Eleven years ago I graduated with an Associates Degree in Fashion Merchandising. I guess at that point I had been floundering around and didn't know what I wanted to be when I grew up and I knew I liked fashion, so I assumed that was the answer. I beat out 4 other girls I was interning with for a position at the corporate office of a chain of 40+ surf shops. The position was a floater so I learned all aspects of the company and a few months later a position opened up as an Assistant Buyer for the Junior Division and it was mine! I had become friends with the girl that had left that position and heard her horror stories about it, but I thought she just couldn't cut it. This was the opportunity of a lifetime. If I could make it a year there, I could easily go to another company and in 5-8 years be a buyer myself. I envisioned myself like Rachel Green on Friends, working for Ralph Lauren in my big corner office.

Yeah right.

My boss, who was the buyer for Juniors, swimwear, accessories (which included shoes), little girls and the company's own private label which included designing and having the merchandise manufactured. So, needless to say, she was completely overworked. I was her only assistant, there was no data entry person and my responsibilities were endless. I won't go into all the gory details of the time I was there (I stuck it out for 10 months), but I'm sure you've heard the term “Shit rolls downhill”? And I was at the bottom of the hill.

It was stinky to say the least.

I struggled daily with not knowing if I just wasn't good enough or smart enough for the job. I was so stressed it was affecting me physically and it didn't help that morale there sucked. I took a good look at the people there that held the top positions and made the most money. I didn't like what I saw, they were slaves to the company and I knew I had better get out before I was one of them. I hated who I was there and more importantly: At that time I hated my place in the world. When I gave my notice, the vice president of the company, a person whom I equally admired and feared called me into her office and berated me until I broke down and sobbed right in front of her. She couldn't fathom why I would leave a job that a million girls would kill for. I didn't have the balls to tell her the truth: That everyone there was afraid of her, everyone was overworked and that she was, well, a bitch.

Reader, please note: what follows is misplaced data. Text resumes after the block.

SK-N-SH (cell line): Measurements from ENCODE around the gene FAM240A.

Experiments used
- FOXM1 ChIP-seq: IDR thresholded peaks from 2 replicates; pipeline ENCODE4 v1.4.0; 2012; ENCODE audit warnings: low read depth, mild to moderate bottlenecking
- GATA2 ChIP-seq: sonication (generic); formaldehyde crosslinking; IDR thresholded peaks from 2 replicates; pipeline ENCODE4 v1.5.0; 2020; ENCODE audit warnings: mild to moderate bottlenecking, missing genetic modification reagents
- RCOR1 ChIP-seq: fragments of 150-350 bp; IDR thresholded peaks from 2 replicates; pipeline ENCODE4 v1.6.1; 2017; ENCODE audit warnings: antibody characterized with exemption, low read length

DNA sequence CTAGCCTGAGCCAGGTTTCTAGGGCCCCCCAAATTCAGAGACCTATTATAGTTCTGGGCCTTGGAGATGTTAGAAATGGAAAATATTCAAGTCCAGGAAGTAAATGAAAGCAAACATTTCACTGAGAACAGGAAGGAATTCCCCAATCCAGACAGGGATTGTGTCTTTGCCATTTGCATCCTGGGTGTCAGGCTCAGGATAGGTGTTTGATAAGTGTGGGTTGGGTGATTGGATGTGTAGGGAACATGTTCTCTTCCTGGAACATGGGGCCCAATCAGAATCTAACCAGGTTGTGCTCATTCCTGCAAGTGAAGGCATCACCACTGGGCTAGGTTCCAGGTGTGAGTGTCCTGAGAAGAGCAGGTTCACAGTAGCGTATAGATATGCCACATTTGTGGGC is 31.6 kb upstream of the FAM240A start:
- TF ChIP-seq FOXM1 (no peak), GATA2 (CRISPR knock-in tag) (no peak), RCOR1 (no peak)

The day I left I wrote myself a letter entitled: “If I ever think about coming back, read this”. I thought I might later regret my decision based on the potential to move up there and beg for my job back. The letter detailed how I felt, how miserable I was and how the job had effected not only me, but people I was close to. After I left the girl that replaced me only lasted 3 months, so they hired 2 people to fill that position and a clerical.

The experience I had was only with one company and sometimes I wonder if it would have been different had I just gone to another company and kept trying until I found a place that had the same values that I did. At that time I was young and just ran away as fast as I could without looking back. Eight years later I found myself in the corporate world again at the American Council on Exercise and was so happy to have found a company that fit me. On the other hand, there wasn't a whole lot of potential to move up there, so perhaps it's better that I'm not there anymore either.

It took me several more years to find where my place on this earth is and I'm still working out all the kinks. But leaving my first corporate job was the start to my journey; to find out what my mission was in this life. I'm not saying corporate life is terrible and no one can find their passion in it, but it just wasn't for me.

I would love to hear if anyone else had an experience where a job, or even a person that made them miserable made them realize they were not in the right place, but leaving made them a better person.

Photo courtesy of flickr.com from trixiebedlam